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Operation Cast Lead - Background

Israel withdrew every Israeli soldier and all 8000 Israeli civilians from the Gaza Strip as part of its 2005 disengagement initiative. In 2007 Hamas accelerated the military buildup of the Izzedine al-Qassam Brigades, which focuses on attacks against Israel and the IDF. There was a substantial increase in rocket fire compared with 2001-2005, the years before the disengagement. Israeli and Hamas negotiators reached an Egyptian-brokered cease-fire agreement June 18 that took effect June 19. The agreement was to last for six months. While Israel had been expected to lift or at least ease the blockade that had imposed severe hardships on the entire population of Gaza, it failed to do so. Israel refused to substantially ease the siege of Gaza imposed in June 2007, and Hamas continued sporadic rocket fire.

On 04 November 2008 Israel raided the Gaza Strip in order to thwart the threat of a tunnel being dug by the Gaza border, killing at least 6 Palestinians. This incident is apparently the "incursion" that HAMAS took as the reason for ending the truce. Hamas retaliated with rocket fire. On 12 November 2008, IDF Paratroopers Brigade forces identified a number of armed gunmen attempting to plant an explosive device next to the security fence in the central Gaza Strip. The gunmen exchanged fire with the IDF forces that arrived at the scene. The IDF had recently identified a significant rise in attempts to place explosive devices on the security fence of the Gaza Strip in an attempt to target forces in the area.

From 04 November through 18 December 2008, Hamas and affiliated Palestinian terrorist groups fired 213 rockets and 126 mortar shells into Israel. More than 20 Kassam rockets were fired at southern Israel from Gaza on Wednesday 17 December 2008. In response to the continuous rocket fire from the Gaza Strip upon Israeli territory, IDF forces carried out four aerial strikes against terrorist targets in the Gaza Strip on Wednesday 17 December 2008.

On 19 December 2008 the Islamist militant group Hamas ended the six-month ceasefire with Israel in the Gaza Strip. Hamas issued a statement blaming Israel which had not "respected" the truce. Israel's foreign ministry spokesman said the militants, who control Gaza, "had chosen violence over truth". The truce had failed to achieve what each side wanted from it. Hamas had hoped the would provide a breathing space in which it could consolidate its grip on the Gaza Strip, but Israel did not wish to see this happen.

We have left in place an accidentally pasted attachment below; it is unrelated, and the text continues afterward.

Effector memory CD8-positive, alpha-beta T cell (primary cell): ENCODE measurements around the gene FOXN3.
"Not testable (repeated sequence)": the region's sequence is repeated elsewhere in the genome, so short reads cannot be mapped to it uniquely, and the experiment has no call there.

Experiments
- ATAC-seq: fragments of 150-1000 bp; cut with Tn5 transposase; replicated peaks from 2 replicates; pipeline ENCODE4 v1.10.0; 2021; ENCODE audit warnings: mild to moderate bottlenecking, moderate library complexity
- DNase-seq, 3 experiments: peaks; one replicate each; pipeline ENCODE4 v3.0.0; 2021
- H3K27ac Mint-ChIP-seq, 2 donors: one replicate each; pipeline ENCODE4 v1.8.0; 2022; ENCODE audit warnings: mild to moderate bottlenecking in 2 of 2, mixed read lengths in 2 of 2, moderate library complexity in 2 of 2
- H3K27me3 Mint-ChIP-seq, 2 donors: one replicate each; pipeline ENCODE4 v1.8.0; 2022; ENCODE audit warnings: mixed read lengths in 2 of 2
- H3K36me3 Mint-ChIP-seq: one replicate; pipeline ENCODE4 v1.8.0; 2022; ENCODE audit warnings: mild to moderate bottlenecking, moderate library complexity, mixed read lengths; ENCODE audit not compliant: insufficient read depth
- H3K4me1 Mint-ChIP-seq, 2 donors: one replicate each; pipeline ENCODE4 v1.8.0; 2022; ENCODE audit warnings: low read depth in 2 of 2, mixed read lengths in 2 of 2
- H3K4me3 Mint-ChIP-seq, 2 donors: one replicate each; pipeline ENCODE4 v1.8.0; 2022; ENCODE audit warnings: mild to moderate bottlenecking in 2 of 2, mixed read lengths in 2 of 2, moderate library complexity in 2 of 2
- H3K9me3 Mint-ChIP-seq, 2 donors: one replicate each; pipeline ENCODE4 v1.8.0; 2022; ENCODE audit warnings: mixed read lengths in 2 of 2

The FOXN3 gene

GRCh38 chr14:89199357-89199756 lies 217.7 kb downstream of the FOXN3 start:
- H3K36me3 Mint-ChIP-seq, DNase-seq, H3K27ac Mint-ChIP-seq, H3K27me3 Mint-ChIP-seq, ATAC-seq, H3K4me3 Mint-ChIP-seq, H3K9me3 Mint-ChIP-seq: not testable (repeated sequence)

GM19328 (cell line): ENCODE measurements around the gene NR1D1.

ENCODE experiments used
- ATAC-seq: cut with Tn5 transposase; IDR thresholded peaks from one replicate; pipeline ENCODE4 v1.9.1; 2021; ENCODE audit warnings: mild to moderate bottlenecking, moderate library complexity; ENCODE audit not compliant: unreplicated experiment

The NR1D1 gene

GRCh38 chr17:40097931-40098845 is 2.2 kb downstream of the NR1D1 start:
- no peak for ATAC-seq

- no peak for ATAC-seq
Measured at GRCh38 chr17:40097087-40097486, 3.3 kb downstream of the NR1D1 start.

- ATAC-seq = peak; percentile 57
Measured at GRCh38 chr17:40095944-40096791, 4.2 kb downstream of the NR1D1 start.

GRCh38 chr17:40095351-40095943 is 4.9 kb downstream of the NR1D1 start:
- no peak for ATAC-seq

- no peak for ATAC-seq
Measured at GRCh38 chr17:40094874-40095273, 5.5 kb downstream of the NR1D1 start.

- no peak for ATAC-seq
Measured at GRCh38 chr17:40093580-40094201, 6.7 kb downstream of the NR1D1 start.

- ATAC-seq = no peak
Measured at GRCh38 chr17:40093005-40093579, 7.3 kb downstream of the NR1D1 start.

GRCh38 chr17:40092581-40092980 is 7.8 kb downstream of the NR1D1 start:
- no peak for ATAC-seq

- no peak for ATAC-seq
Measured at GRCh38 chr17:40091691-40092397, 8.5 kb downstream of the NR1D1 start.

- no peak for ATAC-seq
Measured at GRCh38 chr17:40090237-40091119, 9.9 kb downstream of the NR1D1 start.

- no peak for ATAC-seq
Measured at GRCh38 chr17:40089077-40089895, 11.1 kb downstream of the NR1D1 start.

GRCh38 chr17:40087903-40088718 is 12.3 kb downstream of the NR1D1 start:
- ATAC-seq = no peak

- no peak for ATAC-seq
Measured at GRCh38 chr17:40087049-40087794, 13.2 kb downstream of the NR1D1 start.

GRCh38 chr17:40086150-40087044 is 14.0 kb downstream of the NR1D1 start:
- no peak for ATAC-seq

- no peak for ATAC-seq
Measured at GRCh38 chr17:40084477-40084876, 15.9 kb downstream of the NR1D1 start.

Israel was reluctant to invade Gaza as it had Southern Lebanon in 2006, fearing high casualties among Israeli soldiers and Palestinian civilians, and in turn, international condemnation. Hamas seemed unfazed by Israeli threats. Hamas spokesman Ismail Radwan said Gaza's ground is not covered with fragrant flowers, but with men and women suicide bombers. He said Israel would not dare invade Gaza because it knows it would pay a heavy price. Professor Georgy Mirsky from the Russian Institute of World Economy believed that "for Hamas and its radical allies, an Israeli land invasion will be the best option. It won't embarrass them that there'll be far more victims among Palestinians than among Israelis," he said. According to him, it is radical Islamists who triggered the new wave of violence.

Israel kept the crossings into Gaza closed since 19 December, cutting off humanitarian supplies, the second longest period they have remained shut since Hamas seized control of the Strip from the West Bank-based Palestinian Authority in June 2007. Due to the lack of fuel and spare parts, Gaza power plant was shut, affecting all aspects of daily life including sanitation, water and power supply to households, schools, and civilian institutions. In particular, 60 per cent of the Gaza population is receiving running water once every five to seven days.

Tzipi Livny, head of Kadima Party, said on December 21 in an interview with Israeli TV that if she becomes prime minister, she will eliminate Hamas using military, economic and diplomatic means.

On Thursday 25 December 2008 Israeli Prime Minister Ehud Olmert issued a "last-minute" appeal to Palestinians in Gaza on Thursday to stop rocket fire at Israel. In a rare interview on al-Arabiya television, which broadcasts to the Arab world, Olmert said "We have enormous power, we can do things which will be devastating," he said. "And I keep restraining myself and I keep restraining my friends all the time and I tell them, 'Let's wait, let's wait, let's wait. Let's give them another chance.'" The prime minister says he was running out of patience. "And I'm telling them now, 'It may be the last minute.' I'm telling them, 'Stop it, we are stronger. There will be more blood there.' Who wants it? We don't want it," he said.

On Friday 26 December 2008 Israel reopened border crossings and sent basic food and supplies into Gaza. The army said 90 trucks crossed the border carrying rice, flour, fuel and medicine. Palestinian militants continued to bombard southern Israel with dozens of rockets and mortar shells. With rockets and mortars terrorizing southern Israeli towns and farming communities, Israeli Prime Minister Olmert was under increasing pressure to act against Hamas.


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